AD Quality Auto 360p 720p 1080p Top articles1/5READ MOREWalnut’s Malik Khouzam voted Southern California Boys Athlete of the Week ASPCA officials said shelters nationwide agreed to care for the pets until Saturday. However, after more than 1,000 of them were reunited, they decided to ask for more time. “A lot of animals are being reunited and they seemed to have underestimated the amount of time needed to get as many of them as possible back to their owners,’ Sanchez said. Although many local residents had hoped to take one of the 10 dogs housed at the Baldwin Park Animal Shelter home, they will now have to wait to see if their owners come forward. “We’ll continue to treat them and if they are not reunited by December we’ll adopt them out into a new home,’ said county spokeswoman Kaye Michaelson. “But for now, they’ll stay with us and will be waiting for their owners.’ Of the 8,000 dogs, cats, horses, and other animals that were rescued in Louisiana and Mississippi, 124 have been housed in shelters throughout California. A handful already have been reunited with their owners. BALDWIN PARK — There has been a slight “paws’ in the quest for local people wanting to acquire one of the 10 Hurricane Katrina canines up for adoption at the Baldwin Park Animal Shelter. The adoptions scheduled to take place Saturday have been put on hold until the end of the year. On Thursday, the American Society for the Prevention of Cruelty to Animals, along with other pet organizations, requested all animal shelters, breed rescue groups and others sheltering animal survivors of the hurricane, extend the holding period of the pets until Dec. 31. “They asked us to hold off on our adoptions that were going to take place Saturday at the Baldwin Park Animal Shelter,’ said Brenda Jimenez, spokeswoman for the Los Angeles County Care and Control. “They want us to give people more time to claim their animals.’ “Sassy was the first, and on Wednesday there was Princess who was in Pomona,’ said Dawn Cotterell, spokeswoman for the Society for the Prevention of Cruelty to Animals Los Angeles. “Right now we are working on Snowball and Simba, who we think will be reunited in a few days.’ Along with those four dogs, the Baldwin Park Animal Shelter also is scheduling a reunion to take place soon. “The owner of Panda, a Jack Russell Terrier mix who was actually a show dog, came forward and a reunion will happen in days,’ Sanchez said. “His owner was on vacation when Katrina hit her Mississippi home and she was not allowed to go back for him.’ Panda’s owner saw his picture on www.petfinder.com and contacted the spcaLA. In order to prove that Panda was hers, county officials said the owner sent in photos that confirmed her claim. Panda will be flying to Memphis, where his owner has relocated to since Hurricane Katrina, in a few days. “She’s been e-mailing and calling and she is so happy to have Panda back. She can’t wait,’ Jimenez said. “That’s the goal, to get these pets back home.’ Nisha Gutierrez can be reached at (626) 962-8811, Ext. 2109, or by e-mail at firstname.lastname@example.org. 160Want local news?Sign up for the Localist and stay informed Something went wrong. Please try again.subscribeCongratulations! You’re all set!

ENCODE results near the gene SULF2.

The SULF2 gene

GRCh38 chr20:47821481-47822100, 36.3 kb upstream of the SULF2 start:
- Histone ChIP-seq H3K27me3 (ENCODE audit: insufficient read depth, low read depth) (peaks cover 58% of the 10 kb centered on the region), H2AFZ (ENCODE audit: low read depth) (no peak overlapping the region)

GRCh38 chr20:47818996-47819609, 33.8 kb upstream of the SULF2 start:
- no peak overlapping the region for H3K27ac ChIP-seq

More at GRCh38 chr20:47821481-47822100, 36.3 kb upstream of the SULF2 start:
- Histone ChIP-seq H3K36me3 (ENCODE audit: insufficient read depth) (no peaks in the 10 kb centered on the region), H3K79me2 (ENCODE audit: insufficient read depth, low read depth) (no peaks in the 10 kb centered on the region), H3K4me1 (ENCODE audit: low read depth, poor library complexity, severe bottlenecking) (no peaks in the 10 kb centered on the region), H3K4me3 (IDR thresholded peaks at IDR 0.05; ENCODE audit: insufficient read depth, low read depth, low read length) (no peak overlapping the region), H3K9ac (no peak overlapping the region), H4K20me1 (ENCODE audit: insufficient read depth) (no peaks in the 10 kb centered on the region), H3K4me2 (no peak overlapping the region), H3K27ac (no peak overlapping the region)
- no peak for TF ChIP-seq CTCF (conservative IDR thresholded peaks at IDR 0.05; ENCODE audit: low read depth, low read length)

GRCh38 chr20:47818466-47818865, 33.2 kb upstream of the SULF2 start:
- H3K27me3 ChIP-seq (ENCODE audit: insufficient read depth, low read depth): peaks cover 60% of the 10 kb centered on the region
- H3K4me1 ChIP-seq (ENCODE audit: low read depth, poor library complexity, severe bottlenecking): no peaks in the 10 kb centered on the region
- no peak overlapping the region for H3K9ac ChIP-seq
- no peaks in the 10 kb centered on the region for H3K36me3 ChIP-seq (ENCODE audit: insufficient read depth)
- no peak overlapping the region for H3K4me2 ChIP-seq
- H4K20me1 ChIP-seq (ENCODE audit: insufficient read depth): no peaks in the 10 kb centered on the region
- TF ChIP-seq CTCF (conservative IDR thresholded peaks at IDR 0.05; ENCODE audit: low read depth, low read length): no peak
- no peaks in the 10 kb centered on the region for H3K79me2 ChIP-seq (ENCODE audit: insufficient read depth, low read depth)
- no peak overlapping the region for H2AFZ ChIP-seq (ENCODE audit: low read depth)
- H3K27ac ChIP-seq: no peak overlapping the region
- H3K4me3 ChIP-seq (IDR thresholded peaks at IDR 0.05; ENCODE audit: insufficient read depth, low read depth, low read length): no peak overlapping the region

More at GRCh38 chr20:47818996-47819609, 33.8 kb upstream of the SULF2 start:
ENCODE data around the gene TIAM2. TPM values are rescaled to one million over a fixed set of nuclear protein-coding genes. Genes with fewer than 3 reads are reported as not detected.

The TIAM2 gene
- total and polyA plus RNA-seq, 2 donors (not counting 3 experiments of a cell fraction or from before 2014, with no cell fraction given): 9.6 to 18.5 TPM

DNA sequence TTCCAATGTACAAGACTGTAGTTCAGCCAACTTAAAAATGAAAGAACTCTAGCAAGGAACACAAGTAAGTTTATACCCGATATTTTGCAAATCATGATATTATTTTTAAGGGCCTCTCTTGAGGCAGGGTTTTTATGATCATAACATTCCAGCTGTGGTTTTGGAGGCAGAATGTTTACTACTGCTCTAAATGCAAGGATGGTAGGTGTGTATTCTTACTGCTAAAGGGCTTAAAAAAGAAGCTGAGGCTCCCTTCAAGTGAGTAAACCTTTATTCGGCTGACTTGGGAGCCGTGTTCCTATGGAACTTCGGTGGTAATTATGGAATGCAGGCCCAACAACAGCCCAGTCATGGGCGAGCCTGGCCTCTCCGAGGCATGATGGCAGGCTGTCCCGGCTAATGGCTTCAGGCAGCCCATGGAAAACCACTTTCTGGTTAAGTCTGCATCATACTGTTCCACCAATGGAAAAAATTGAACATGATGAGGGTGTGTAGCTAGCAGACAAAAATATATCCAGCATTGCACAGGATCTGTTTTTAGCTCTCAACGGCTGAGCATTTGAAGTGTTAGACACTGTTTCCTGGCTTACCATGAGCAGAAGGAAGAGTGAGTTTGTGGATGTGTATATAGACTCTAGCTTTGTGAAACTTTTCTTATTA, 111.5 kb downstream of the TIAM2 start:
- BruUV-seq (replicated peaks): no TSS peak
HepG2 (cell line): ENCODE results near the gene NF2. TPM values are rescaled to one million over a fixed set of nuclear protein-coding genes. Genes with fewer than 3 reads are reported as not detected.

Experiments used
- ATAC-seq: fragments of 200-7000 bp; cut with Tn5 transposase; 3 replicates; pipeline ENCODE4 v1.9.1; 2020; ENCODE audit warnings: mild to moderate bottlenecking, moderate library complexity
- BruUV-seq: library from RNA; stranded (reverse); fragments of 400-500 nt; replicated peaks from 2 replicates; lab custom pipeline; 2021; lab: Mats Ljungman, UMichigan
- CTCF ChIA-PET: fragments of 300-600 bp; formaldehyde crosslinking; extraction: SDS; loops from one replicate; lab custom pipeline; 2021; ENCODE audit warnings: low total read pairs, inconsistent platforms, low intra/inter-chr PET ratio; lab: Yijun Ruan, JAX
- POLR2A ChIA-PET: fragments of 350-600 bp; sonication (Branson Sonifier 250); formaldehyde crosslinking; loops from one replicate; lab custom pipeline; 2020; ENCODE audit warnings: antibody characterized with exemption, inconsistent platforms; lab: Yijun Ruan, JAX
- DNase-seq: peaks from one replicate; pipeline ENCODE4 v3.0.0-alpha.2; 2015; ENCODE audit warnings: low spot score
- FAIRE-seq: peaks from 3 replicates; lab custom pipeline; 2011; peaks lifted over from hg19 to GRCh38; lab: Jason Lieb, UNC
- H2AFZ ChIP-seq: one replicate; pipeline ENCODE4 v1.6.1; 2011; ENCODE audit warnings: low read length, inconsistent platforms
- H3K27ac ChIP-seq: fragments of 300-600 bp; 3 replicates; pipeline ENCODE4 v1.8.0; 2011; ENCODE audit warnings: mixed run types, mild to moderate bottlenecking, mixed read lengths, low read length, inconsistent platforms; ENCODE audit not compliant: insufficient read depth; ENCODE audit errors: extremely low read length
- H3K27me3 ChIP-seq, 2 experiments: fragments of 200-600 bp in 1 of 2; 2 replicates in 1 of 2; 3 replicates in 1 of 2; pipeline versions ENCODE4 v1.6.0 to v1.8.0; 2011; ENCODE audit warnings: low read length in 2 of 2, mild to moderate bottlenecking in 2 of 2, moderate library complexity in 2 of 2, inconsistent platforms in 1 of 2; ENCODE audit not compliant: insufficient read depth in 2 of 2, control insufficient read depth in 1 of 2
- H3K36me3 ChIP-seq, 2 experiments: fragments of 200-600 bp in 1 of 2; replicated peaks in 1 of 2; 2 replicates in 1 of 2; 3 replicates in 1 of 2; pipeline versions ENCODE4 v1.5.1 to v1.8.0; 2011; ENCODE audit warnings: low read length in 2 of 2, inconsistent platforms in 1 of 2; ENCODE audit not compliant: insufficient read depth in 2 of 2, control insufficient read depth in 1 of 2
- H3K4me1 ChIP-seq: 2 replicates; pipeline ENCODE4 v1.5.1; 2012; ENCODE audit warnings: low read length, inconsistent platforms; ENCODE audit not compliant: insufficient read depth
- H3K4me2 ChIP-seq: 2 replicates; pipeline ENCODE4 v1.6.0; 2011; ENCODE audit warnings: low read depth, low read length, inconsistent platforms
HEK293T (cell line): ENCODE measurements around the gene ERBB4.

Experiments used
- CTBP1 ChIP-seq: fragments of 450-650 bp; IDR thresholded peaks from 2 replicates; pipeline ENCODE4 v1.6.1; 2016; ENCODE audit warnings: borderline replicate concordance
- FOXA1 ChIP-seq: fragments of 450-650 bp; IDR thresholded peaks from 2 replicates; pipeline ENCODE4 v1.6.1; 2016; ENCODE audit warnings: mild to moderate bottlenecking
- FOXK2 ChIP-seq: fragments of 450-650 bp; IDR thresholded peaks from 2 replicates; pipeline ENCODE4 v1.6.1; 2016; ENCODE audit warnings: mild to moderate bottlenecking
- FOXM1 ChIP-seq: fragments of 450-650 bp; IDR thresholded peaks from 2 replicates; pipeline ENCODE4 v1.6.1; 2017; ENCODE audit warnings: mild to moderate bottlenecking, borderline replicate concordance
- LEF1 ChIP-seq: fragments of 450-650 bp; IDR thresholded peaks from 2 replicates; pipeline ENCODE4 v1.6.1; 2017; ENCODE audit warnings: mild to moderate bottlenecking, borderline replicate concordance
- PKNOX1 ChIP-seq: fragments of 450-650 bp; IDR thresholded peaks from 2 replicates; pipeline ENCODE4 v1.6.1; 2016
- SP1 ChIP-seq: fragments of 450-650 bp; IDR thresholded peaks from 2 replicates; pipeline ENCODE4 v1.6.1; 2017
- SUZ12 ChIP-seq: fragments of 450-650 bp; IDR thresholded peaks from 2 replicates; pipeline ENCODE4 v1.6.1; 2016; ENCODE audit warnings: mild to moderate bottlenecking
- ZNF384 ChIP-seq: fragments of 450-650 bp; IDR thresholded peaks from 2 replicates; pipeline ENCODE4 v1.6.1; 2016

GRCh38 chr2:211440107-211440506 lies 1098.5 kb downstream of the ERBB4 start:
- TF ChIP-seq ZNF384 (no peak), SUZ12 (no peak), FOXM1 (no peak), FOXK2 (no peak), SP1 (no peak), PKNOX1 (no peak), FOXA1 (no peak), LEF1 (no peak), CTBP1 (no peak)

Story Links Box Score (PDF) ESPN+ DES MOINES, Iowa – The Drake University volleyball team opened its Missouri Valley Conference season with a high-energy, five-set win over Indiana State on Friday night at the Knapp Center.Drake defeated the Sycamores by set scores of 21-25, 25-16, 25-21, 26-28, 15-9 to improve to 7-7 on the season.The Bulldogs (7-7, 1-0 MVC) were led by freshman Haley Bush, who finished with 25 kills, and senior Paige Aspinwall, who finished with 40 assists and 20 digs. Aspinwall’s 40-20 performance is the first for a Bulldog since at least 2007. Aspinwall, Bush – who had 13 digs to go along with her 25 kills – and Emily Plock who had 12 kills and 10 digs, each finished with double-doubles.Defensively, Gillian Gergen had a career-high 11 blocks while Kylee Macke added 29 digs as one of five Bulldogs in double figures in kills. Indiana State (2-9, 0-1 MVC) was led by Nikkie White’s 16 kills, but Drake held the Sycamores to just .101 hitting.Indiana State won the first point of the fifth set, but the Bulldogs capitalized on two service errors from the Sycamores to jump out to an early 6-2 lead. Following a Sycamore timeout, Drake extended its lead to six forcing before Indiana State put together a short run near the end of the set. However, the Bulldogs finished out the set with a kill from Bush with the assist from Paige Aspinwall, for Bush’s 25th kill and Aspinwall’s 40th assist of the match. Bush had three of her kills in the fifth set on just six attempts. The fifth set was forced by the Sycamores following a back-and-forth fourth set that saw 15 lead changes and 30 ties before ISU pulled away for a 28-26 win as Drake hit just .017 in the set.After dropping an error-filled first set, 25-21, Drake rallied in the second and third sets to take a 2-1 lead in the match en route to the 3-2 win.The Bulldogs continue their homestand to open MVC play on Saturday when Evansville visits the Knapp Center for a 5 p.m. contest. Preview Buy Tickets Live Stats Print Friendly Version Next Game: Full Schedule Roster Evansville 9/28/2019 – 5 p.m. Watch Live